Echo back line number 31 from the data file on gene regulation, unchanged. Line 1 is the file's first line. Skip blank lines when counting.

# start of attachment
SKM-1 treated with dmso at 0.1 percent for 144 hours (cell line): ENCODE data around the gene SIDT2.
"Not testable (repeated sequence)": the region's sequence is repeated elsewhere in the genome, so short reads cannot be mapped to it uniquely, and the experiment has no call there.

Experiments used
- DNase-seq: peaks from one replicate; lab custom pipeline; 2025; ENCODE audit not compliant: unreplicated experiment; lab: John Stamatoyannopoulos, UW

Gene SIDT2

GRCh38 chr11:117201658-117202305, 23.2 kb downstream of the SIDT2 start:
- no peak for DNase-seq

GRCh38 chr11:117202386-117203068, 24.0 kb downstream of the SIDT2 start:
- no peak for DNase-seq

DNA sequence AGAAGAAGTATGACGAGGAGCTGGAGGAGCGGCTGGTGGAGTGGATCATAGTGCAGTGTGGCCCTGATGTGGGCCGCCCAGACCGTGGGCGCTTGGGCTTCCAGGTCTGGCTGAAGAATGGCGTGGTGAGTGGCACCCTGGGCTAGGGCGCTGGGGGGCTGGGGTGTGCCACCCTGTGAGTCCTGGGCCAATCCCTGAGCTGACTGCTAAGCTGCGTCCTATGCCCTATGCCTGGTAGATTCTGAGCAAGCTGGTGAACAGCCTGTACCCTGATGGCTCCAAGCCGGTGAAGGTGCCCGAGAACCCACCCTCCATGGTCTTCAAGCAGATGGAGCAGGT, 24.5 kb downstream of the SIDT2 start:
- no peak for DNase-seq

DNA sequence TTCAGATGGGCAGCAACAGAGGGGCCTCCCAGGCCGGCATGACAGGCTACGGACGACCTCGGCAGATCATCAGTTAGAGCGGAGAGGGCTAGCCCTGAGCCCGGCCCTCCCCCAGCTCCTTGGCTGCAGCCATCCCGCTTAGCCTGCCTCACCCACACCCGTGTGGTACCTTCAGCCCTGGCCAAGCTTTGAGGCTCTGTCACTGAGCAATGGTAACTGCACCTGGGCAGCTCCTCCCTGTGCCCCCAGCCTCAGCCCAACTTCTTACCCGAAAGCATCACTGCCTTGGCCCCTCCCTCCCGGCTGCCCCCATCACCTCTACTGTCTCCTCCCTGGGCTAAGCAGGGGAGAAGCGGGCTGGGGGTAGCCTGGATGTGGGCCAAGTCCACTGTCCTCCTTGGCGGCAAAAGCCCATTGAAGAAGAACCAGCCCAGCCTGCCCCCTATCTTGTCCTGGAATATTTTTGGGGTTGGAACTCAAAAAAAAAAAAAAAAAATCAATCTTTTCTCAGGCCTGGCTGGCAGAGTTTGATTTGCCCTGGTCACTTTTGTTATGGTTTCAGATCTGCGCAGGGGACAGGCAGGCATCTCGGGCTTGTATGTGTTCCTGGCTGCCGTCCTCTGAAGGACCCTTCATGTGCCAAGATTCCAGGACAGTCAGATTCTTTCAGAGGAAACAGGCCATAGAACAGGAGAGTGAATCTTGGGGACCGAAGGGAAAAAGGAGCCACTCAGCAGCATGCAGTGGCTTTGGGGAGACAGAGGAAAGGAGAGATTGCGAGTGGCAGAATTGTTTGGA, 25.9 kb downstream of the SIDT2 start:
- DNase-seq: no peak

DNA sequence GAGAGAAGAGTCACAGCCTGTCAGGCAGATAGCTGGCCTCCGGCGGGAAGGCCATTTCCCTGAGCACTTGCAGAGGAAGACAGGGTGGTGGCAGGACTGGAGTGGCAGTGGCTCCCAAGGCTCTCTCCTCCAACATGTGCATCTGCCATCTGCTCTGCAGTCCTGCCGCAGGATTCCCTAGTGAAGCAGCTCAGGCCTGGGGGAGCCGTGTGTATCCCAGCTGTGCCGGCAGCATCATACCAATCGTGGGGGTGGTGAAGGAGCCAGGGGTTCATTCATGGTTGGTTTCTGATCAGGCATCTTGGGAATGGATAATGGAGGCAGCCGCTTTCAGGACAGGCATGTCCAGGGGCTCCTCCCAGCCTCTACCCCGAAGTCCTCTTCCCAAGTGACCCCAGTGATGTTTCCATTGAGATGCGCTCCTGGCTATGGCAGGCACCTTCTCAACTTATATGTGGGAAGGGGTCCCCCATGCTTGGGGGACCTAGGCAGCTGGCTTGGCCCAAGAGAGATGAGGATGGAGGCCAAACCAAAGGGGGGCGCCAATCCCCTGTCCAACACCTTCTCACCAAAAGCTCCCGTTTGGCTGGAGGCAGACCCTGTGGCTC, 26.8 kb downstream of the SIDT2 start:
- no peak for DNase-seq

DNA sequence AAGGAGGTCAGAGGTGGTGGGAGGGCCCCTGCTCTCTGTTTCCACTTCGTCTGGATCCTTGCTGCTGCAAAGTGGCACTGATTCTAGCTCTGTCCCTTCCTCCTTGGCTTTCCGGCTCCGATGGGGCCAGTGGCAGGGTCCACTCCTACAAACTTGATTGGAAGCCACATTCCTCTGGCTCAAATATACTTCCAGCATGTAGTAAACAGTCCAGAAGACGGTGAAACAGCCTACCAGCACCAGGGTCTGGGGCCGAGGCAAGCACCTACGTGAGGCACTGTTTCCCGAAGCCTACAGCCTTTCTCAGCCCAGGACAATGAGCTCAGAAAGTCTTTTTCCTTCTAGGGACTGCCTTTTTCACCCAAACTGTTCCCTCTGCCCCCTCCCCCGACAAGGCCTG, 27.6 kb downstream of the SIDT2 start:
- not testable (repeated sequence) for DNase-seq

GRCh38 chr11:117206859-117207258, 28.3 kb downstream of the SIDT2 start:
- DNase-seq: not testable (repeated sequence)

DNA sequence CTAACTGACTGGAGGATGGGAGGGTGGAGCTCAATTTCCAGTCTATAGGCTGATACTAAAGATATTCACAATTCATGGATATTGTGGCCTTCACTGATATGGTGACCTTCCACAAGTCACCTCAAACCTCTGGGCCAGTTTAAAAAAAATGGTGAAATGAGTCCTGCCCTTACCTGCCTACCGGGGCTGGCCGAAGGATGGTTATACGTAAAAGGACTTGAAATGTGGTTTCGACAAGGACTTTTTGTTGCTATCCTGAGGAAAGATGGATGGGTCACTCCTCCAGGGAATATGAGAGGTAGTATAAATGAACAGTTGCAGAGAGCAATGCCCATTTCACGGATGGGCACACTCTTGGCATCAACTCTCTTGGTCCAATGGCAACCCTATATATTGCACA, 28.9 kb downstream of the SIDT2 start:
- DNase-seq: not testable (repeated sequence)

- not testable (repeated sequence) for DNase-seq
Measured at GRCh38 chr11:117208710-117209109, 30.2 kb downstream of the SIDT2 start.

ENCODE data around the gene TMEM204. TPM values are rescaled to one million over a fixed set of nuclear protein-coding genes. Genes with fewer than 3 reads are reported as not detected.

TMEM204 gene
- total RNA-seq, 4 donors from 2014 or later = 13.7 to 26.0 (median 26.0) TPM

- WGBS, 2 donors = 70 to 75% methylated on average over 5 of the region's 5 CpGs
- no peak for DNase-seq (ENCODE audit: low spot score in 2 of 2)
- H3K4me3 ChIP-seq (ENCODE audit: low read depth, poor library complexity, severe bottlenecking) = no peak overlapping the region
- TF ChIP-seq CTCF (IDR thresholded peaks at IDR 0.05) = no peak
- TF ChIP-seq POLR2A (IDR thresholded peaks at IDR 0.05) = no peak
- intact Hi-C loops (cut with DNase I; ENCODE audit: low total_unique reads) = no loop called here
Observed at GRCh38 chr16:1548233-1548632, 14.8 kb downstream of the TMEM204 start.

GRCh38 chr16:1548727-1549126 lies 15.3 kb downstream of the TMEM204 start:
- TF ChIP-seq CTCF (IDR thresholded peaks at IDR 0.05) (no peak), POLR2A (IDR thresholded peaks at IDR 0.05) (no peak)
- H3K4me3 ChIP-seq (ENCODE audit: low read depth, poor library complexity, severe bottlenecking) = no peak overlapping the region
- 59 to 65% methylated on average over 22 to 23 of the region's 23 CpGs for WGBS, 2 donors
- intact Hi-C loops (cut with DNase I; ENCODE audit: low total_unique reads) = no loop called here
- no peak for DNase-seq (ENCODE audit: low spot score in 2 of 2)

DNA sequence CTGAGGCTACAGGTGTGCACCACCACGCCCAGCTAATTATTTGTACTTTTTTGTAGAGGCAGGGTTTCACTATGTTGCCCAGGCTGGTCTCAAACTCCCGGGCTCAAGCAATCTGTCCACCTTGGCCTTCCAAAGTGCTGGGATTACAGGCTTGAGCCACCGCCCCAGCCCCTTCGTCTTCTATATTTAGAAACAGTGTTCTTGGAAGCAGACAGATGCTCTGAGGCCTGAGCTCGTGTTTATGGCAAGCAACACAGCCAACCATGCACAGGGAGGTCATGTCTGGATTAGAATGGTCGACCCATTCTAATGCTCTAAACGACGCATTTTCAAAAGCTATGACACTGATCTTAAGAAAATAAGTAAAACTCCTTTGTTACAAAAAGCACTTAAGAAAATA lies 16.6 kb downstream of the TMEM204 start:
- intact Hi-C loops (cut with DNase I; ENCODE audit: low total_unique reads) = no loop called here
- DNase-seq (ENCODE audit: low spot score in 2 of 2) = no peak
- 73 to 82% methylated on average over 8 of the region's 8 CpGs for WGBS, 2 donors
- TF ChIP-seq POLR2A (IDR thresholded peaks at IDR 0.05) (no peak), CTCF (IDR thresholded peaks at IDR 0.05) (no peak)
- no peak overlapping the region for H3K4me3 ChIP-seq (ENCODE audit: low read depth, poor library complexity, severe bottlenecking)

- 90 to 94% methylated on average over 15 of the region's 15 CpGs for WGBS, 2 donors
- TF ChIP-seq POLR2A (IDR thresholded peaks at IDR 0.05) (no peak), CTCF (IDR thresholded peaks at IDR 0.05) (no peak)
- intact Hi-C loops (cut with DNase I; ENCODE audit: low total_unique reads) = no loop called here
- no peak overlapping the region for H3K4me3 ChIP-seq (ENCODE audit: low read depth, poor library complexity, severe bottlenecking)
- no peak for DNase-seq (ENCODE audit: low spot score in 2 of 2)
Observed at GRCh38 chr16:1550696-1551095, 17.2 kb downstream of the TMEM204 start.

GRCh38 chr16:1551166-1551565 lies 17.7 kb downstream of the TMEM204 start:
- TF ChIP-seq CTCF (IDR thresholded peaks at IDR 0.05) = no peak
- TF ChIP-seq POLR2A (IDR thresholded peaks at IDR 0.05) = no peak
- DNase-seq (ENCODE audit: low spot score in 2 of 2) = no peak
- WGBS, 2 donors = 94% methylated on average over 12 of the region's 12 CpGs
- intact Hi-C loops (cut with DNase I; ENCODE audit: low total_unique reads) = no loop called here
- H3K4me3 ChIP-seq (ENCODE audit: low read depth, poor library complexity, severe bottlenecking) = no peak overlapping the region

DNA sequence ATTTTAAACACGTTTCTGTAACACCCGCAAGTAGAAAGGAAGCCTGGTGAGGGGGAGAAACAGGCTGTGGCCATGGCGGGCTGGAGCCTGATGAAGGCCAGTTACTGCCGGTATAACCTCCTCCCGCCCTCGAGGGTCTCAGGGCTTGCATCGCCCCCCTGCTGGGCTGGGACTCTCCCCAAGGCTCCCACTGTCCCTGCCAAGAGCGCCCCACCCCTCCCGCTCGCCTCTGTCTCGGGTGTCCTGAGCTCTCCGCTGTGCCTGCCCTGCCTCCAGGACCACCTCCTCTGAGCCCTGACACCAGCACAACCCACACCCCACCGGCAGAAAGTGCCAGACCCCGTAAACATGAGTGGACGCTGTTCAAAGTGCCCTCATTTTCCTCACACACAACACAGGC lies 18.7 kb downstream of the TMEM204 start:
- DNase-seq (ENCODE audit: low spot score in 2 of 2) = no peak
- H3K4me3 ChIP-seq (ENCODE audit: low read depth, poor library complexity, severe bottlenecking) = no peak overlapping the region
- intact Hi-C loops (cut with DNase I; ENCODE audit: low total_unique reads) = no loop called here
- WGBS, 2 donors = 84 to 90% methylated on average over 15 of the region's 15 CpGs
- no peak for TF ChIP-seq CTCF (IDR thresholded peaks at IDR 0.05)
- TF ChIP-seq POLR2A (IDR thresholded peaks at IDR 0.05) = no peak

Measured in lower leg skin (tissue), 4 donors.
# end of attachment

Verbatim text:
- TF ChIP-seq POLR2A (IDR thresholded peaks at IDR 0.05) = no peak